Tempe Union Governing Board

Tempe Union Governing Board members held an emergency closed-door meeting last week on the resolution they passed in a 3-2 vote Oct. 13 that would eliminate school resource officers at all campuses by August.

Tempe Union High School Governing Board may not like school resource officers, but Kyrene School District thinks theirs are doing a great job.

“We see it as part of our whole support system – counselors, our interventionists, our SROs,” Superintendent Laura Tonejes told the Ahwatukee Foothills News in a recent interview.

Describing SROs as part of a “wraparound service " for children, Toenjes said administrators have spent time with Tempe Police "talked about some of the really great things around education with SROs and how they can support our schools. 

"That way, it’s not always a punitive thing. And so we can start to value the other side of this and see how we can become partners. I think there’s a lot of value.”

Toenjes said it's unlikely that Kyrene would follow Tempe Union in eliminating the SROs that are at most  of the district’s middle schools.

“At this point there is no discussion of that,” Toenjes said. “I don’t anticipate there being a discussion.”

Meanwhile, some unknown problems apparently have emerged in connection with the resolution that aims to get uniformed officers off the six Tempe Union campuses by next August.

The board in a 3-2 vote on Oct. 13 approved the resolution, but it became the subject of an emergency closed-door meeting of the board on Oct. 25.

The agenda for the executive session only indicated that the resolution was the topic. All school district officials are forbidden by law from disclosing the nature or details of executive sessions.

But an informational item on the agenda for the board’s meeting at 7 p.m. today. Nov. 3, states, “At the Nov. 17 meeting or at an earlier date and time, Governing Board members will discuss and provide possible revisions to the Resolution that was approved at the Oct. 13 meeting.”

Led by board President Brian Garcia, the board until Oct. 13 seemed to be moving in unison to eliminate SROs, contending they constitute an intimidating and “militaristic” presence on campus and that they tend to be harsher in their treatment of students of color than white students.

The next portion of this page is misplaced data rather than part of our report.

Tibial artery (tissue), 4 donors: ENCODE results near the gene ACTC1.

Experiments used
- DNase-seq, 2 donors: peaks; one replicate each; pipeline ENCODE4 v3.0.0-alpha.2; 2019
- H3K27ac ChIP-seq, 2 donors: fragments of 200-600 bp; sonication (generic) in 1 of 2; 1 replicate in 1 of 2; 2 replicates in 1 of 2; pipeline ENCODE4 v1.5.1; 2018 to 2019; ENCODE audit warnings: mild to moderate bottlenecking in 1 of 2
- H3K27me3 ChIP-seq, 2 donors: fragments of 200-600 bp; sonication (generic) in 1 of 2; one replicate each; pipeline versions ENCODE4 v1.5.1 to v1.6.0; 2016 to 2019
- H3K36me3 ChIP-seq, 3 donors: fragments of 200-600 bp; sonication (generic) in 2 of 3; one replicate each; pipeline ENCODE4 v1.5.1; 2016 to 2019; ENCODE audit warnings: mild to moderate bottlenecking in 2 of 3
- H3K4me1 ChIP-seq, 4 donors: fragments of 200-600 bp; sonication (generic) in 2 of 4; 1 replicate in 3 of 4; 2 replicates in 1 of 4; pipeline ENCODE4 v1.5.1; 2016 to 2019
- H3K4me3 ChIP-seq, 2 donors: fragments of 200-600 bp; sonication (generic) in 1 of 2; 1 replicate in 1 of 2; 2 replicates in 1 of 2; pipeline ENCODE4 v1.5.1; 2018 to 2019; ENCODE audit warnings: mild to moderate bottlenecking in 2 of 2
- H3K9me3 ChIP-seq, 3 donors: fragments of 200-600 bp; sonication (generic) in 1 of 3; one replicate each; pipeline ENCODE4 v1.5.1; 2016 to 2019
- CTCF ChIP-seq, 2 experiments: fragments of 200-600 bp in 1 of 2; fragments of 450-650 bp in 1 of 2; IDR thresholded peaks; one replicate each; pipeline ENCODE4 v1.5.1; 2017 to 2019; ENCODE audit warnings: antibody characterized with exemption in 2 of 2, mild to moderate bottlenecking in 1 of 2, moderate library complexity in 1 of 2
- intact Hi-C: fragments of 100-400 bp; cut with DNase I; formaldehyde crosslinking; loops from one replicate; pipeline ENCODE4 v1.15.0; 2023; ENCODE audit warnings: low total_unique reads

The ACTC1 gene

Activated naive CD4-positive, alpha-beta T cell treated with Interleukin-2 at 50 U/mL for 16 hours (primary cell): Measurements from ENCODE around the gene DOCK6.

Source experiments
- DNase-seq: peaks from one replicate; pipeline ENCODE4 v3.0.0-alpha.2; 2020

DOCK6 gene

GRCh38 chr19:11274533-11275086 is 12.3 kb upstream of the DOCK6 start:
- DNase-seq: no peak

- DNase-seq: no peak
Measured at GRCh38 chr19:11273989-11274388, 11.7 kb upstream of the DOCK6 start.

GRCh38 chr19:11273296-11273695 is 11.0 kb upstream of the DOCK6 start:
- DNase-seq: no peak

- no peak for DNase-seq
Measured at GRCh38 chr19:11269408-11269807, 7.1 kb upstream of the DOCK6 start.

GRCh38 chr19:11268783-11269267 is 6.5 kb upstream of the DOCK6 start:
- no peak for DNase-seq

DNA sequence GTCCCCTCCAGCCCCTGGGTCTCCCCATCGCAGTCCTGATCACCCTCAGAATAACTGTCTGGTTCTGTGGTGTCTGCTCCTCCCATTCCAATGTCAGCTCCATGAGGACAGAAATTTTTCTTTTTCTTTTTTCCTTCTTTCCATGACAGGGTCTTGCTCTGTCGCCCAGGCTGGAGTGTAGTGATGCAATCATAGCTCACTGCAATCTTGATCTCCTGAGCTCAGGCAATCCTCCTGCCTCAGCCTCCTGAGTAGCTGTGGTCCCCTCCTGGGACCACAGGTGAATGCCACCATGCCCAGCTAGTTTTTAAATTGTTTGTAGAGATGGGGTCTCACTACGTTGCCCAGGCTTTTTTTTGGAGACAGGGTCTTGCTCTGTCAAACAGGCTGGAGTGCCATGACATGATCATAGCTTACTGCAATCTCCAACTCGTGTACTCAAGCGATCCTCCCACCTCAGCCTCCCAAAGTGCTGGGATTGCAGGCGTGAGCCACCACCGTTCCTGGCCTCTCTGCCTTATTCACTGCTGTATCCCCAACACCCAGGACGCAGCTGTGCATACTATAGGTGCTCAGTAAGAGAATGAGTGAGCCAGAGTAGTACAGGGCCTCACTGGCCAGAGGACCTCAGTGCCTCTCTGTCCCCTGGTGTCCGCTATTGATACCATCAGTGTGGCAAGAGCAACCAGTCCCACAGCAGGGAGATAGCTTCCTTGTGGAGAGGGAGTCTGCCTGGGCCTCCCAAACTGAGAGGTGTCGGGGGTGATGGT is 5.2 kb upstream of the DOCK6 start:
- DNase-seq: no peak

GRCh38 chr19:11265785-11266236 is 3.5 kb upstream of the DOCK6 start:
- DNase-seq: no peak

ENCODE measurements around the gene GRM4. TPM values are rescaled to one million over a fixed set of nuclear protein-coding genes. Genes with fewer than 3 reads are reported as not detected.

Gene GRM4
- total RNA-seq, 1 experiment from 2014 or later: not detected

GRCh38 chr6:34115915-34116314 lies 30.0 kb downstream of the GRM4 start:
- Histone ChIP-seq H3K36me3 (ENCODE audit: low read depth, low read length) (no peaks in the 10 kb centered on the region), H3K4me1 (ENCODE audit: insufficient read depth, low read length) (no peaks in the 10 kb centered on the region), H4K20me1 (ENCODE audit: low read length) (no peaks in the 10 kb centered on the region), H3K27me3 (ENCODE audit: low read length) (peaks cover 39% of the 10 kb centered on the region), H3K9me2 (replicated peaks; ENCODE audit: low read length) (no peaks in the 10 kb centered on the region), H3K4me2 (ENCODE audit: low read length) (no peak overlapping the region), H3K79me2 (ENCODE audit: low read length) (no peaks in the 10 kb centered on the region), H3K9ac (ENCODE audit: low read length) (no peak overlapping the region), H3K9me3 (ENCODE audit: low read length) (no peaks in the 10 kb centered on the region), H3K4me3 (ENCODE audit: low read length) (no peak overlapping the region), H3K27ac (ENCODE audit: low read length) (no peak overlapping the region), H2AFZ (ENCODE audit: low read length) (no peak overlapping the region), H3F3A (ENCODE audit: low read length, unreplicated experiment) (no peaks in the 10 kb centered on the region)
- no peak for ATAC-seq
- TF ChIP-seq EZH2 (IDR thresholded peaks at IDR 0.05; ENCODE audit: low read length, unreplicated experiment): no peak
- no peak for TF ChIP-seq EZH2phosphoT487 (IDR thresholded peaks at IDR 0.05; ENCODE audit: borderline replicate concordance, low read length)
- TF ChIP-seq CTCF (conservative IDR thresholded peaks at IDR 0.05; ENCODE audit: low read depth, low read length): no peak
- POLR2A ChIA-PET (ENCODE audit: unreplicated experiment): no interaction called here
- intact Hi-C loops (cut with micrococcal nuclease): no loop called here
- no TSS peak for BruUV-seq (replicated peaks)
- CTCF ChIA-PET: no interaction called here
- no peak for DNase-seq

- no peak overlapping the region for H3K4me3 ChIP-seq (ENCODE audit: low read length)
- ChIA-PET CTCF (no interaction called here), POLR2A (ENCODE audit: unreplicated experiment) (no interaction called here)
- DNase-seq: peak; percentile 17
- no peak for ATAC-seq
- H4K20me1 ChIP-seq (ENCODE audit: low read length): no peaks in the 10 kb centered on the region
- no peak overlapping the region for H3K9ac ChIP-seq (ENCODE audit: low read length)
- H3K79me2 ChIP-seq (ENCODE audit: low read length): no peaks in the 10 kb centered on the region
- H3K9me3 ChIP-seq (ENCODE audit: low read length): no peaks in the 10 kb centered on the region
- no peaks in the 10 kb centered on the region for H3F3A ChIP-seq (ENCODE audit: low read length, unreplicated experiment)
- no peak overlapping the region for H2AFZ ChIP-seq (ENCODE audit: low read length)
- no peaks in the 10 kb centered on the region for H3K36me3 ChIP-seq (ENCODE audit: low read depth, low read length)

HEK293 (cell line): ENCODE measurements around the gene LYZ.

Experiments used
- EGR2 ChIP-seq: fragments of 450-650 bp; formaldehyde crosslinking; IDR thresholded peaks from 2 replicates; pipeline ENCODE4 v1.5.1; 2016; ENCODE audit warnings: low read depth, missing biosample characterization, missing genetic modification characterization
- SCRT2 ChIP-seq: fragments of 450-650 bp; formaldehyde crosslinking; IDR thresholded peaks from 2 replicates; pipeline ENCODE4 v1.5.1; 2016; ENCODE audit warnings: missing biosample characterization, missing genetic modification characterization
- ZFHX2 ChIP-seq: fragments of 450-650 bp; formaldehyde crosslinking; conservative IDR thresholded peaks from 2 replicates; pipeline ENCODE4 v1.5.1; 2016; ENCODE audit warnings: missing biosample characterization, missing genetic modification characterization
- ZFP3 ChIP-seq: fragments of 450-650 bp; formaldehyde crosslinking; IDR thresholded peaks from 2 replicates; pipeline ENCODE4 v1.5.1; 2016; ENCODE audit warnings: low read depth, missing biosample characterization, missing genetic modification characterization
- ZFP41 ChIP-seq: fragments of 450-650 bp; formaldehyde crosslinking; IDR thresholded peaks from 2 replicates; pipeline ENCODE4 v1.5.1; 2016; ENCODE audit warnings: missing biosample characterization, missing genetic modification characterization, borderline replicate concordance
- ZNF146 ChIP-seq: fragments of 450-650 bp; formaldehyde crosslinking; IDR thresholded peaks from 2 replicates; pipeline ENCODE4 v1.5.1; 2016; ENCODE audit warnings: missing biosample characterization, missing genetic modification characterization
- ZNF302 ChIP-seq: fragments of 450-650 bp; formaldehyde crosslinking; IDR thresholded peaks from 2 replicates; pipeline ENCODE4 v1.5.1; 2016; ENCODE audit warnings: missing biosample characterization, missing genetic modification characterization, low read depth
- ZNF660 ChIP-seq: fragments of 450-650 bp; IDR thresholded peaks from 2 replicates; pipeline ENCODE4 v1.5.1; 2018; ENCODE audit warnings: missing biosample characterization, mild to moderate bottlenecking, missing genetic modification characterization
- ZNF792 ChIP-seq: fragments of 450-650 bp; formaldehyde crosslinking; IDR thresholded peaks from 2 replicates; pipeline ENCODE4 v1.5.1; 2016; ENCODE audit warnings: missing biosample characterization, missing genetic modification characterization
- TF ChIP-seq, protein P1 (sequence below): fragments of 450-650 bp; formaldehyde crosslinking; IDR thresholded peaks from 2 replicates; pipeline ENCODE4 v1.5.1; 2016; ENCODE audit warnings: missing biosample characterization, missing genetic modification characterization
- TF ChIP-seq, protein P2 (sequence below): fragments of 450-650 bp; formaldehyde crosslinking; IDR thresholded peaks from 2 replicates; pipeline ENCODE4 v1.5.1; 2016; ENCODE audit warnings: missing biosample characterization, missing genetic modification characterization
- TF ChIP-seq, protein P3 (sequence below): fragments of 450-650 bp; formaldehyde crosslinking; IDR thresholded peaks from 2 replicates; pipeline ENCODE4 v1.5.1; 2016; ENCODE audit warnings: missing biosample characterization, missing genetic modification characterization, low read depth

The move has been applauded by a number of students and parents – mostly at Desert Vista High – but opposed by numerous community leaders as well as all six Tempe Union school principals.

But a rare split occurred on the board over that resolution and a related move that blocked a contract with Phoenix Police to provide SROs at Desert Vista and Mountain Pointe high schools for the rest of the current school year.

Board members Andres Barraza and Berdetta Hodge voted against the resolution on grounds that their colleagues had failed to adequately research how students, school staff, parents and the rest of the Tempe Union feel about SROs

Barraza and Hodge also favored the SRO contract for Desert Vista and Mountain Pointe but that failed after Garcia abstained and board members Sarah James and Armando Montero – who vehemently criticized Phoenix Police – voted against the proposed agreement.

The board’s failure  to approve the $270,000 contract with Phoenix leaves Mountain Pointe and Desert Vista with what Superintendent Dr. Kevin Mendivil called “a revolving door” of officers that provides no chance for the development of a relationship between police and the school communities.

Tempe Union spokeswoman Megan Sterling stressed, “There has been a daily presence on campus since the start of this school year” at both Ahwatukee campuses. 

“They are off-duty officers, and it is not a consistent person,” she said. “You could have five different people there during the course of the week – hence a ‘revolving door.’” 

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